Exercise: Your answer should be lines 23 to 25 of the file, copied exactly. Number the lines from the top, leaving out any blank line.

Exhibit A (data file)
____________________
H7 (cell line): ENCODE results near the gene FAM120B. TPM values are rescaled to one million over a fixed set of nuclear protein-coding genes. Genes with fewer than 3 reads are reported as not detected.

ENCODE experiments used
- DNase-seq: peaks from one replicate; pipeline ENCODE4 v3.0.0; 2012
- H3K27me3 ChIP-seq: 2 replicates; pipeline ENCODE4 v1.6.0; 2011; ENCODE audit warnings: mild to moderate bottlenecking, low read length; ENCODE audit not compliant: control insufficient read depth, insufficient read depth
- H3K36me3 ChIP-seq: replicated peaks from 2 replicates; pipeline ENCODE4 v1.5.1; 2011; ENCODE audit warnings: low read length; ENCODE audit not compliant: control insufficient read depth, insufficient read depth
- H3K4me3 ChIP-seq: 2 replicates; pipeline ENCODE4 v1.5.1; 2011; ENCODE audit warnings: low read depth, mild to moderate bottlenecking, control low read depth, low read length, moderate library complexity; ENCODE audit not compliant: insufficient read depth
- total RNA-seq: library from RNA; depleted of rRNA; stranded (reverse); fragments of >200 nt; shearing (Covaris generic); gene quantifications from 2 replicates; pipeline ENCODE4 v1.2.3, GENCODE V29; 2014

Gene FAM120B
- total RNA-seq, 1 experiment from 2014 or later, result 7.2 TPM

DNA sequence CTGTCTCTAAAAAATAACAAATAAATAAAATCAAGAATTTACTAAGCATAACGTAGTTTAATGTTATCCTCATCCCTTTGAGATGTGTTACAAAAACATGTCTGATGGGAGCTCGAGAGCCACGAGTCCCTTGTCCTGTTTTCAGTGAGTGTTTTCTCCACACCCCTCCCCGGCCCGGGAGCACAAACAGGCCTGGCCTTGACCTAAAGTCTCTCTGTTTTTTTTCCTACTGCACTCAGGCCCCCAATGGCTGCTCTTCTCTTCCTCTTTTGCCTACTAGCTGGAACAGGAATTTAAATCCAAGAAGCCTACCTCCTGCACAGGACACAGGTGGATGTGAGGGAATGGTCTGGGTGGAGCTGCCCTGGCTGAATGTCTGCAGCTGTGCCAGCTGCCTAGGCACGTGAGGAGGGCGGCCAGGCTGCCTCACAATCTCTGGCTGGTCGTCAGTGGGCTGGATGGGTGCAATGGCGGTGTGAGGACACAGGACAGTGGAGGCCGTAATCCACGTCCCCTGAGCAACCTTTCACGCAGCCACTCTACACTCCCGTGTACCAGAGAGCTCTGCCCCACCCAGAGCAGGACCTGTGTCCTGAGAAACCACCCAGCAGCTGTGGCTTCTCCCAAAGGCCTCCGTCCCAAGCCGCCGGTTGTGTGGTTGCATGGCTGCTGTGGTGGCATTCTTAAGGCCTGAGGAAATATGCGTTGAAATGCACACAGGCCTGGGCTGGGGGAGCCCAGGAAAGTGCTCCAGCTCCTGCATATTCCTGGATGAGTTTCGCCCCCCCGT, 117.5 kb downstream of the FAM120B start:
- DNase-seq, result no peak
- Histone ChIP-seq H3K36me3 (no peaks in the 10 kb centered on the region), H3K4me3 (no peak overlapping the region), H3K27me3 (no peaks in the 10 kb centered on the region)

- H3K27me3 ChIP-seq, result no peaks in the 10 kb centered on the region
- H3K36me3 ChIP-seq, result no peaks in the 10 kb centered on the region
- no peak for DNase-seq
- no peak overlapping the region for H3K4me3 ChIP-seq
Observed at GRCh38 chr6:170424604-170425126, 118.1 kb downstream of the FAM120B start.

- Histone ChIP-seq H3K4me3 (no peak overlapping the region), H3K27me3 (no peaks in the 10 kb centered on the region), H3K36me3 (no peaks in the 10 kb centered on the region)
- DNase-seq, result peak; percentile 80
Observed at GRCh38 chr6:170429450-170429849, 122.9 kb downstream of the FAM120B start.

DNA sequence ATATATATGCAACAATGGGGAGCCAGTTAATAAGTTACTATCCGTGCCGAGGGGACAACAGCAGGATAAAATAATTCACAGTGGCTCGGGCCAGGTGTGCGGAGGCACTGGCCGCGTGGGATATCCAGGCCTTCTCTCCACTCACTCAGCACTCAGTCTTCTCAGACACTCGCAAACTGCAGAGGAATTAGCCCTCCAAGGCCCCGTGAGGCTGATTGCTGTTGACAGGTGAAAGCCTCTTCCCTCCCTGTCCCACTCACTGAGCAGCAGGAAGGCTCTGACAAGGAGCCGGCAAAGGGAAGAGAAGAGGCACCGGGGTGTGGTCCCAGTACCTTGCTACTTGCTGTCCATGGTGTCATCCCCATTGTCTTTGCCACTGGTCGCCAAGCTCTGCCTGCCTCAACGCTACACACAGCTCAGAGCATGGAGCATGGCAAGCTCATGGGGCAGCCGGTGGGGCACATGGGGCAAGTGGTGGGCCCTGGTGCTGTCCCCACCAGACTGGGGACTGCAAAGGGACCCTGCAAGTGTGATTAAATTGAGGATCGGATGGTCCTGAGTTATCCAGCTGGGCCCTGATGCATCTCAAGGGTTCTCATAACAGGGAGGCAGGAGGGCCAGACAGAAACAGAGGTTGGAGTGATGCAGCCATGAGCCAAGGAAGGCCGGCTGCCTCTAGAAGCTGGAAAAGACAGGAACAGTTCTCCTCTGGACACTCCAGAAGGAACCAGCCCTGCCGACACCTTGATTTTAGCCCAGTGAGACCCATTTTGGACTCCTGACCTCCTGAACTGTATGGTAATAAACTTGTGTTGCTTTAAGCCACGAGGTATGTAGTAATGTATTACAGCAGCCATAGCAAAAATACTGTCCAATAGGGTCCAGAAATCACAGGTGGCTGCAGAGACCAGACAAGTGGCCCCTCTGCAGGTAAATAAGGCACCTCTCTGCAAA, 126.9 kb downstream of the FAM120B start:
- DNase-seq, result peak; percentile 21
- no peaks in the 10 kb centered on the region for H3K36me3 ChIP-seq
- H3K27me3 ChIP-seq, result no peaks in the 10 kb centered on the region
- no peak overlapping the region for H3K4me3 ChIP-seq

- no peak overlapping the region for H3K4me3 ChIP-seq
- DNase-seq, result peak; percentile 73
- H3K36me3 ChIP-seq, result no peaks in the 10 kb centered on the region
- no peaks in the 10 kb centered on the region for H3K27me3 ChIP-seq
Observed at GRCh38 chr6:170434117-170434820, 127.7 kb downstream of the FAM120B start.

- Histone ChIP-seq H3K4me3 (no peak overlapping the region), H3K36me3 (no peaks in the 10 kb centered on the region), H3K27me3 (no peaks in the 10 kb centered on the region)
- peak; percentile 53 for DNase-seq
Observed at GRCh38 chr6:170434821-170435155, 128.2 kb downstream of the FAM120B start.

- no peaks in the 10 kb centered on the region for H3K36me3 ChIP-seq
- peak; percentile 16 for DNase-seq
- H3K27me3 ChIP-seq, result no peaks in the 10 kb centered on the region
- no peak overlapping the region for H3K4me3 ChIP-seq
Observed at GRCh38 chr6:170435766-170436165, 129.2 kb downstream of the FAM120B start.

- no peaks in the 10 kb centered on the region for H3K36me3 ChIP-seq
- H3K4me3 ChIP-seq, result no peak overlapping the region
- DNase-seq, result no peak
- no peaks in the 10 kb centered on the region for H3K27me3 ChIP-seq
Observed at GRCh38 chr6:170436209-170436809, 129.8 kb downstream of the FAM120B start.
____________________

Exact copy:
- no peaks in the 10 kb centered on the region for H3K36me3 ChIP-seq
- H3K27me3 ChIP-seq, result no peaks in the 10 kb centered on the region
- no peak overlapping the region for H3K4me3 ChIP-seq